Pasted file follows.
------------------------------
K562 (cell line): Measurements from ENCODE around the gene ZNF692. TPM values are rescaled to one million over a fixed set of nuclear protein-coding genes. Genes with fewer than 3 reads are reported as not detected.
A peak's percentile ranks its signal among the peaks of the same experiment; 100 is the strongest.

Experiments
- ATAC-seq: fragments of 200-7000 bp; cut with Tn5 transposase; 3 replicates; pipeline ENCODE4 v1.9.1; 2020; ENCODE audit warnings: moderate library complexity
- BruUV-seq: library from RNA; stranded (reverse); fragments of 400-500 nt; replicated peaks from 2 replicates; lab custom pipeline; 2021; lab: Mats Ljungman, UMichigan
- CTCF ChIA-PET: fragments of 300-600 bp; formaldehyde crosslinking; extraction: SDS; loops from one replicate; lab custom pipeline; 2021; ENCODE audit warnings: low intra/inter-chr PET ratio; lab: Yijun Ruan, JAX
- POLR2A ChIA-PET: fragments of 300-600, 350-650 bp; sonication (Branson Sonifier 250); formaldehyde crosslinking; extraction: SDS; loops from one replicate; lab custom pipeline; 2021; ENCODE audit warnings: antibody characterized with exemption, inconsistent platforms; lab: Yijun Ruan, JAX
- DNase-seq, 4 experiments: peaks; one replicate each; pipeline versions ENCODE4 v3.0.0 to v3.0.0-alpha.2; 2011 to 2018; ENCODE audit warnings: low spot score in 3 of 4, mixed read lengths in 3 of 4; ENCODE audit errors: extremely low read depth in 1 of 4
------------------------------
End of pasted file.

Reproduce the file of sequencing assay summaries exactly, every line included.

K562 (cell line): Measurements from ENCODE around the gene ZNF692. TPM values are rescaled to one million over a fixed set of nuclear protein-coding genes. Genes with fewer than 3 reads are reported as not detected.
A peak's percentile ranks its signal among the peaks of the same experiment; 100 is the strongest.

Experiments
- ATAC-seq: fragments of 200-7000 bp; cut with Tn5 transposase; 3 replicates; pipeline ENCODE4 v1.9.1; 2020; ENCODE audit warnings: moderate library complexity
- BruUV-seq: library from RNA; stranded (reverse); fragments of 400-500 nt; replicated peaks from 2 replicates; lab custom pipeline; 2021; lab: Mats Ljungman, UMichigan
- CTCF ChIA-PET: fragments of 300-600 bp; formaldehyde crosslinking; extraction: SDS; loops from one replicate; lab custom pipeline; 2021; ENCODE audit warnings: low intra/inter-chr PET ratio; lab: Yijun Ruan, JAX
- POLR2A ChIA-PET: fragments of 300-600, 350-650 bp; sonication (Branson Sonifier 250); formaldehyde crosslinking; extraction: SDS; loops from one replicate; lab custom pipeline; 2021; ENCODE audit warnings: antibody characterized with exemption, inconsistent platforms; lab: Yijun Ruan, JAX
- DNase-seq, 4 experiments: peaks; one replicate each; pipeline versions ENCODE4 v3.0.0 to v3.0.0-alpha.2; 2011 to 2018; ENCODE audit warnings: low spot score in 3 of 4, mixed read lengths in 3 of 4; ENCODE audit errors: extremely low read depth in 1 of 4